Eureka! Masters of Cinema are releasing Shoah in a handsome 4 x blu-ray box set complete with an excellent 300 page book. The set will be available from 26 January 2015 to coincide with the 70th anniversary of the liberation of Auschwitz.

The other films in the set, which will also be available in a separate 2 x DVD edition released on the same day, are four documentaries Claude Lanzmann made as follow-ups to Shoah, each of which explores aspects of the Jewish Holocaust in more specific depth.

A Visitor from the Living (1997) is based on an interview with Maurice Rossel that was originally intended for Shoah but was eventually never used. Rossel was a member of the International Committee of the Red Cross who visited Auschwitz in 1943 (travelling alone and without the German’s permission, his story of how he practically bluffed his way into meeting the camp commander is astounding) and then, in 1944, he was a part of the delegation invited to inspect Eichmann’s ‘model ghetto’ of Theresienstadt. The unexpected effect that inspection had on him, and the memories it has left him with even today, is both intriguing and shocking.

Sobibor, October 14, 1943, 4PM (2001) is an interview with the last remaining Jewish survivor of a bloody uprising that took place in the Sobibor death camp in Poland. It’s shallow to admit, considering this is a real story about life and death, but his description of events – especially of how he and another inmate, disguised as tailors, murdered two German officers – is absolutely thrilling although it is never told with any sense of melodrama. As Claude Lanzmann points out in his introduction to this film, most people think that the Jews were passive in captivity, that they allowed themselves to be led to the gas chambers and the ovens, but the story of Sobibor proves this wasn’t the case. In numerous ways the Jewish prisoners did fight back, even though it was against insurmountable odds. Although only 50 prisoners evaded capture after the Sobibor uprising, the bravery of them all effectively closed the camp down. The gas chambers and crematoria at Sobibor were destroyed straight afterwards.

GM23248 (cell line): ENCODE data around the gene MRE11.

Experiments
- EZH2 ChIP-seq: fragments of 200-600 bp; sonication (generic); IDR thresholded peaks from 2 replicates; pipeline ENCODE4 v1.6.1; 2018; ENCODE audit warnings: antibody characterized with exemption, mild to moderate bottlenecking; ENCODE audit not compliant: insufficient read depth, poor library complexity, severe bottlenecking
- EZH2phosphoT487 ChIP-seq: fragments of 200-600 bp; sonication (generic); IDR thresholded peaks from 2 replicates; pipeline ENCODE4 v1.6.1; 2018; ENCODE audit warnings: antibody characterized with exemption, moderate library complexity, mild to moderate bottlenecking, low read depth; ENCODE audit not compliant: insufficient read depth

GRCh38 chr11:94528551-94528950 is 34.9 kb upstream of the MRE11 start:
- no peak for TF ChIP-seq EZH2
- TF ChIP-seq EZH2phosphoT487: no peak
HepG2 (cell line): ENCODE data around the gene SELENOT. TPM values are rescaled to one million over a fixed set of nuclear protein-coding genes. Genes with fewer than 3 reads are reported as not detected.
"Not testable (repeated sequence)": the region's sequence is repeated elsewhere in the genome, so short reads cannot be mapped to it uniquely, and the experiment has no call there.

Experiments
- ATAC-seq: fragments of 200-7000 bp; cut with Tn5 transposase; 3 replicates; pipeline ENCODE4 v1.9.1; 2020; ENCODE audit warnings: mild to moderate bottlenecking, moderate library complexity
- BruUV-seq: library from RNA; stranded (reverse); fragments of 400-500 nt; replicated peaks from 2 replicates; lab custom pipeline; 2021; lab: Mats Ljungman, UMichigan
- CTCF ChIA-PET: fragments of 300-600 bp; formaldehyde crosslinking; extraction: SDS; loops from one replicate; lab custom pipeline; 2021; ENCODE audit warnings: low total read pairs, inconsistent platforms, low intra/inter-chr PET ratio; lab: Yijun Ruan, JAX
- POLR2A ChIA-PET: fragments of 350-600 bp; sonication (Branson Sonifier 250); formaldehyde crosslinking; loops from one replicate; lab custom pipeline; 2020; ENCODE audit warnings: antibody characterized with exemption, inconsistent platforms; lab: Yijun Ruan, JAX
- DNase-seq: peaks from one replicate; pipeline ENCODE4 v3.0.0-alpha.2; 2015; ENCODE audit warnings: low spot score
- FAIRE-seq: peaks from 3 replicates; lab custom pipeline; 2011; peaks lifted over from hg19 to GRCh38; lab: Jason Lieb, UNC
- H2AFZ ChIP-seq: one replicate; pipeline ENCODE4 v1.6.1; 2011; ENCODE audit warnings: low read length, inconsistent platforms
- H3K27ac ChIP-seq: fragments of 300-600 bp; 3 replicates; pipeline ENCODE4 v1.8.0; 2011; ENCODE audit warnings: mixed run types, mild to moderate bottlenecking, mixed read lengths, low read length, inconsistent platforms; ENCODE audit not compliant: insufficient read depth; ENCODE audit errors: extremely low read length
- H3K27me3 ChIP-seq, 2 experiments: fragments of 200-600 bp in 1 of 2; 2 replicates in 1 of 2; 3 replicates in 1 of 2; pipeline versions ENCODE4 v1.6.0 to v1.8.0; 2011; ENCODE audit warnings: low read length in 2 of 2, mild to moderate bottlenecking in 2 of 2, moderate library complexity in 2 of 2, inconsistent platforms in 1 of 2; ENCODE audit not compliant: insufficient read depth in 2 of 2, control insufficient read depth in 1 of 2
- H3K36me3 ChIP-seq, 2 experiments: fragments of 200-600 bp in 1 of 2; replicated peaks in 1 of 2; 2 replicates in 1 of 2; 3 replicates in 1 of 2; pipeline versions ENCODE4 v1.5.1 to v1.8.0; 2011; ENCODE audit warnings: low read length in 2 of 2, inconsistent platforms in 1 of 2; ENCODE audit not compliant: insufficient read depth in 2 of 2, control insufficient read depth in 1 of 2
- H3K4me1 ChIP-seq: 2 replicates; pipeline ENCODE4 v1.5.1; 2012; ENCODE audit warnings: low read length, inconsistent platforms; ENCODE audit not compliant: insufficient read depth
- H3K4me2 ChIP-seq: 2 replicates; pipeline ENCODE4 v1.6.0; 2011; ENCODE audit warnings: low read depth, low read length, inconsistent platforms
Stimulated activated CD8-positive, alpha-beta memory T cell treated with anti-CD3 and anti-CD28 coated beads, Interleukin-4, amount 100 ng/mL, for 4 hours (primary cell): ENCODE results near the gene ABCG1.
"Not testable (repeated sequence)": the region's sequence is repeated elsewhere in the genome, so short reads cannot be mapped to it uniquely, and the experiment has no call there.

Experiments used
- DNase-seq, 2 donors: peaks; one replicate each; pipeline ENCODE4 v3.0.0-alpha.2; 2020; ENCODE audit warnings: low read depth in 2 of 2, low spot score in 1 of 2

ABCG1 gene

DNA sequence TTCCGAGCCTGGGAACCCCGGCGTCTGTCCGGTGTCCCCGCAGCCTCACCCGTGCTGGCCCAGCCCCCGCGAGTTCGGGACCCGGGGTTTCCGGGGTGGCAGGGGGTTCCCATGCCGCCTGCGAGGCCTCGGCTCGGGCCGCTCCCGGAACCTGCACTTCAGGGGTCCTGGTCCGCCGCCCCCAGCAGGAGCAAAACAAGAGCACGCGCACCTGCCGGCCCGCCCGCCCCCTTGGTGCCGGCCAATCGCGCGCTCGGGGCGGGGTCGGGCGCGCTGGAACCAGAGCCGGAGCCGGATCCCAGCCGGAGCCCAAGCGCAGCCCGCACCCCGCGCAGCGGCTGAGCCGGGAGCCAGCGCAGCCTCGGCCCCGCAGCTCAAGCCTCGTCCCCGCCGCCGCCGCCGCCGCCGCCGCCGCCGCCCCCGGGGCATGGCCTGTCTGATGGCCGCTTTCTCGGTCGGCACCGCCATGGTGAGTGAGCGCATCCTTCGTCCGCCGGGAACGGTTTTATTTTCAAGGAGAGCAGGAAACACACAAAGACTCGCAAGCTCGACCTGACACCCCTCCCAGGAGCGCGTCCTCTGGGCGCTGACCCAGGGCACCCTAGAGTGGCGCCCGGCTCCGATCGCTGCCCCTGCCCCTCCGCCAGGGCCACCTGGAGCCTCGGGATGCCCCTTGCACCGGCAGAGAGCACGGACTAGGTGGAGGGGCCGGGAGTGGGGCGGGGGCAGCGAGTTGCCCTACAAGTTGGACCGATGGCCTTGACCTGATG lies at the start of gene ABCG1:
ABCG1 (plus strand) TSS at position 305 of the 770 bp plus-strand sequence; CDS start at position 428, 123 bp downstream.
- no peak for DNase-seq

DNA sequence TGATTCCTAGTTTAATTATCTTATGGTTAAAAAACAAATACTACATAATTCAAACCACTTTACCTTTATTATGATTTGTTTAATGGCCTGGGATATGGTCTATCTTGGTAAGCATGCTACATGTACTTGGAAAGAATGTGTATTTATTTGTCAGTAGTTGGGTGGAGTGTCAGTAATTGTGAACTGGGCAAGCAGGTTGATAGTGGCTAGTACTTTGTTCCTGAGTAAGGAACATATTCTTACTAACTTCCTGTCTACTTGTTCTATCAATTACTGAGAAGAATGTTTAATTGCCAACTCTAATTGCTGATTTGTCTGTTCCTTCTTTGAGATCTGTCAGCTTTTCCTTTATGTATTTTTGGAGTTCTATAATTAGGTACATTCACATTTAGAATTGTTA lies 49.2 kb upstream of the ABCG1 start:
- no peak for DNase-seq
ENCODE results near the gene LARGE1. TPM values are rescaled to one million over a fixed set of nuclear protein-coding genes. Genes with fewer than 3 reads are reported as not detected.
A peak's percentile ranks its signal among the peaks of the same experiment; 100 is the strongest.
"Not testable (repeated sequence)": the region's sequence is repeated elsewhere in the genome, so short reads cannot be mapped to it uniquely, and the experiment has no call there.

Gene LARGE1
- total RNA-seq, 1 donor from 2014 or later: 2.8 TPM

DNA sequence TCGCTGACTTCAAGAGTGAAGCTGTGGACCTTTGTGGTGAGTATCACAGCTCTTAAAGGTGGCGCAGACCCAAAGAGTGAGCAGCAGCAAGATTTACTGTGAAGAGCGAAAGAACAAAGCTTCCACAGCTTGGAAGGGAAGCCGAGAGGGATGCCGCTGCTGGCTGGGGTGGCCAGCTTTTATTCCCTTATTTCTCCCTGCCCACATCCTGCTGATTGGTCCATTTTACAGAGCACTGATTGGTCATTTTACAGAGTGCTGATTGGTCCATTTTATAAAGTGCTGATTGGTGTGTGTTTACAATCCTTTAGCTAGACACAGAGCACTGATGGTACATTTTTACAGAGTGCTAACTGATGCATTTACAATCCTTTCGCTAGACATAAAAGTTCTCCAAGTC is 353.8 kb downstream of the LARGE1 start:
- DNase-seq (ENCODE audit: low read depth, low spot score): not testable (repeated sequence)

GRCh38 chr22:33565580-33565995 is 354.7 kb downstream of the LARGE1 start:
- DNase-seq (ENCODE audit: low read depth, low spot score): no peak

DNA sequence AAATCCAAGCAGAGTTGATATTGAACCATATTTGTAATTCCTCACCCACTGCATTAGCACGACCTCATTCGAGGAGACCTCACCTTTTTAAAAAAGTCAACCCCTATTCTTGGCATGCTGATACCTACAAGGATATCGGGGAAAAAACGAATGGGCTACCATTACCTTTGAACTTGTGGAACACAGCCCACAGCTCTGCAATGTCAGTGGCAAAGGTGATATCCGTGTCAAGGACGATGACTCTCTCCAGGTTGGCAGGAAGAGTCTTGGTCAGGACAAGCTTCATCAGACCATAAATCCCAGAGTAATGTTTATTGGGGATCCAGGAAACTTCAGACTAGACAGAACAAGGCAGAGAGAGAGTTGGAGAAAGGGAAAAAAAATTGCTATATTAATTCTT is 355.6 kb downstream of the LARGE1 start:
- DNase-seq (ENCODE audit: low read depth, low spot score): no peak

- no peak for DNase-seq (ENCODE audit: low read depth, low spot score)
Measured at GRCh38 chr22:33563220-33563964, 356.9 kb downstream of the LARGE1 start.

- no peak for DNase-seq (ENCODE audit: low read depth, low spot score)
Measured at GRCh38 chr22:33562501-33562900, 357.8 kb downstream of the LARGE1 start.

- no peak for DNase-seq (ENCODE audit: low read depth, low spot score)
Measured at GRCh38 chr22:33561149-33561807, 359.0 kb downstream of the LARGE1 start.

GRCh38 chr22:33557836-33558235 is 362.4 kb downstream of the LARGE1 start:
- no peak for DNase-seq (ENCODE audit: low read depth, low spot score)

The Karski Report (2010) is a continuation of the Jan Karski interview, from the Second Age of Shoah. In Shoah Karski talked about the Warsaw ghetto, but in this film he describes what happened afterwards, when he came to London to report what he had seen to the Polish government-in-exile and then, from there, met with numerous Allied leaders including the US President, Franklin D, Roosevelt. Karski is a charismatic interviewee and a consummate storyteller. What he tells Lanzmann about the reactions he received from Roosevelt and Supreme Court Justice Frankfurter after reporting to them about the Jewish exterminations is a chilling moment.

The Last of the Unjust (2013) – when Lanzmann interviews Benjamin Murmelstein about the Theresienstadt ghetto – is the final film in the collection. It is, like the rest of the films, a phenomenal achievement. I reviewed it separately here: http://www.movieramblings.com/2015/01/06/movie-review-the-last-of-the-unjust/

The DVD set of the four films is accompanied by a 120-page book.

 

To sum up, Shoah and 4 Films after Shoah are possibly the most powerful films I have ever seen. They are not only incredibly important historical documents, they are phenomenal works of filmmaking art. If anyone ever doubts the role of cinema as the twentieth century’s greatest cultural achievement, show them these films. They won’t doubt anymore.

And Eureka! Masters of Cinema’s presentation is, as expected from an MoC release, phenomenal.

As for a star rating? None of these films should be rated with marks out of 5. They can’t be reduced to numbers on a scorecard. And besides, there is no rating I could give that would ever be high enough.

Just, please, watch these films.

About The Author

Ian White is an author, screenwriter and journalist. His book ‘Witchcraft and Black Magic in British Cult Cinema’ was recently published by Hemlock and he is a regular contributor to ‘Paranormal Underground’ and ‘Starburst’ magazines. He’s currently writing a new book and screenplay and his embarrassingly out-of-date website can be found at http://ianwhitelondon.wix.com/ian-white